On Friday they will be joined by Stef Hnylycia on bass as unfortunately Andy can't make it.


A further gig to also raise funds for Ukraine will be on Sunday 27th March at the Albany Theatre from 1300 to 1715 & 1900 to 2030. Tickets costing £9 for all day or £5 for each session are available from the Box Office via 02476998964 or

Artists donating their time & talent include  Pauline Black who will be performing an  acoustic set, Jack Blackman, Wes Finch, Kristy Gallacher, Keith Donnelly & Lauren South, Hatstand, Meet on the Ledge, Rob Halligan's Homeward Hie, the Kevin Dempsey Trio and a great many more to boot, though sadly not Cov Kozaks who though invited are unable to assemble that day.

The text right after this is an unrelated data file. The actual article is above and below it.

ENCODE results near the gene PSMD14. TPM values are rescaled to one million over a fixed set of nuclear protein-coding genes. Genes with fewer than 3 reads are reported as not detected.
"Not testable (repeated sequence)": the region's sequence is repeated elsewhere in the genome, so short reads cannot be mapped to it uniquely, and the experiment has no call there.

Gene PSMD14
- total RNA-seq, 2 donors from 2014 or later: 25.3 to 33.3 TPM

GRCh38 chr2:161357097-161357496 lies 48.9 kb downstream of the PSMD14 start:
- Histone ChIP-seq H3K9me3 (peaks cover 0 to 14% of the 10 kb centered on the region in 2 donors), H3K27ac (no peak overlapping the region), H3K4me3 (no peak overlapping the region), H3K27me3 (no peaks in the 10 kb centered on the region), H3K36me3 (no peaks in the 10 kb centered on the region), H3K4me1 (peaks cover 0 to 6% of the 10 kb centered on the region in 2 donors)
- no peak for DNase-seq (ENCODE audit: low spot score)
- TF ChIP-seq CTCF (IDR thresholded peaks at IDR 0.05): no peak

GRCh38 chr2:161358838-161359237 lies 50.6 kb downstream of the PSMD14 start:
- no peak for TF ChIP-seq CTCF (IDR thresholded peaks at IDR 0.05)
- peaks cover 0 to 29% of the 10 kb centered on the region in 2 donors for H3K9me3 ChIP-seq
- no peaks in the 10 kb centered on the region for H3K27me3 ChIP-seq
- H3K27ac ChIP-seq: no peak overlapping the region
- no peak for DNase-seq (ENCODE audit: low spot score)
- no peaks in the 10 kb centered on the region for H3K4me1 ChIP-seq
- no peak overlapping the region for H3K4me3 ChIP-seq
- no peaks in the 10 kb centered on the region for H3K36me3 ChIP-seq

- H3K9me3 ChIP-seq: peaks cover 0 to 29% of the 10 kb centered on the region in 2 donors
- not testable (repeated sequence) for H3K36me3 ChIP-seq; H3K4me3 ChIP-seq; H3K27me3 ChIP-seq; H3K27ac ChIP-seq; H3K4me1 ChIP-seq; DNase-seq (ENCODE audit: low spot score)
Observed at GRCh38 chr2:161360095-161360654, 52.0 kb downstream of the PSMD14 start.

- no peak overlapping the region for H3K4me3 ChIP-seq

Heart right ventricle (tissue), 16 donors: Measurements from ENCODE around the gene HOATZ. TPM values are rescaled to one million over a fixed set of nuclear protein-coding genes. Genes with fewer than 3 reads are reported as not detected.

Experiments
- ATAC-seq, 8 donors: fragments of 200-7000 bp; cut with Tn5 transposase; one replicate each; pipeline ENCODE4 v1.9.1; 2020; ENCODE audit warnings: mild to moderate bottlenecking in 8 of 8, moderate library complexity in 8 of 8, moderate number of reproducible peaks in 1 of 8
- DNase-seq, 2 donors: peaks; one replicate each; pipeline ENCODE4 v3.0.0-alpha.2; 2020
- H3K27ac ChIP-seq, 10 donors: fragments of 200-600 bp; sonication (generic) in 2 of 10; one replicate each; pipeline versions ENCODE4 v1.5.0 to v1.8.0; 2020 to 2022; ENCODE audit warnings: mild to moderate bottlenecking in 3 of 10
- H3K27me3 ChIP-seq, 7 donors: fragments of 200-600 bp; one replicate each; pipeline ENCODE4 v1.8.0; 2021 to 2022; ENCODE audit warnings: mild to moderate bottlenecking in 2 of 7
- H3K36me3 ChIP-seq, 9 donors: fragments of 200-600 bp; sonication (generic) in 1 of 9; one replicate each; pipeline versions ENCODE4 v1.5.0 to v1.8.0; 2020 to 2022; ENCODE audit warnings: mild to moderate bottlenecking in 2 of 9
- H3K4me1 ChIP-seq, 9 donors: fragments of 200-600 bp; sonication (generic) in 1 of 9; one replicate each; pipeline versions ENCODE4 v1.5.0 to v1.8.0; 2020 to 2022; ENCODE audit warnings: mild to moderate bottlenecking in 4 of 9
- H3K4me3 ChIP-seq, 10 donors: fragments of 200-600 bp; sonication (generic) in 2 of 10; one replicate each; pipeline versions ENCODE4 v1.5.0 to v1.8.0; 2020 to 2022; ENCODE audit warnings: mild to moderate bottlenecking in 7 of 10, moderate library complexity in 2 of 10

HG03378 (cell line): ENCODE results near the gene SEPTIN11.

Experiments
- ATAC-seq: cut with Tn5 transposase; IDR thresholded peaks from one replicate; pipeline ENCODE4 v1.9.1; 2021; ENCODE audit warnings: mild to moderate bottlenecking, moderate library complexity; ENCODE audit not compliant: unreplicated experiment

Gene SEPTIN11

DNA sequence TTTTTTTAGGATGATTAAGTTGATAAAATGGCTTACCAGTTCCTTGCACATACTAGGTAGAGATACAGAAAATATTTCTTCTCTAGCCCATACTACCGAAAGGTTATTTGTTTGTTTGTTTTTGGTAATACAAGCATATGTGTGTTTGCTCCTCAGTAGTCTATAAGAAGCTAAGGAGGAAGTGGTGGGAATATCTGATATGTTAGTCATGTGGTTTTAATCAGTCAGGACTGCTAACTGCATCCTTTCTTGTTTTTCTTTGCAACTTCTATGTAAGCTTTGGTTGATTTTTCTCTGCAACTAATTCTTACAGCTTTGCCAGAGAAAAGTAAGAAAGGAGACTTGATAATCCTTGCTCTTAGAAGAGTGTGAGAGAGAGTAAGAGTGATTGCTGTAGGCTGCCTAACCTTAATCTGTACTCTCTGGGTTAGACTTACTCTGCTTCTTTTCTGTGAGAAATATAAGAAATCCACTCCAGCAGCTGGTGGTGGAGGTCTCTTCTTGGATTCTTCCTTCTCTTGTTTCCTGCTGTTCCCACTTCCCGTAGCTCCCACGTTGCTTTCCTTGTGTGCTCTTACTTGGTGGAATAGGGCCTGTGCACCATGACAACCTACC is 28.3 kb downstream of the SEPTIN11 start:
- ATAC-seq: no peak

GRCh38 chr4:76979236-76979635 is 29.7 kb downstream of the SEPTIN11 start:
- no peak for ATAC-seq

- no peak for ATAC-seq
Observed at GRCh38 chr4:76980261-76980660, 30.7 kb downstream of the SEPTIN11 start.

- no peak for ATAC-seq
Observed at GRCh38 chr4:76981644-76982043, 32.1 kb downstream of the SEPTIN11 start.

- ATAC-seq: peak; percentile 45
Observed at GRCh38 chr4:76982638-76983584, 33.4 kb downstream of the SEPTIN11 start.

I'm sure these will be far from the only such events & I'll try & let you know of others when I hear the details.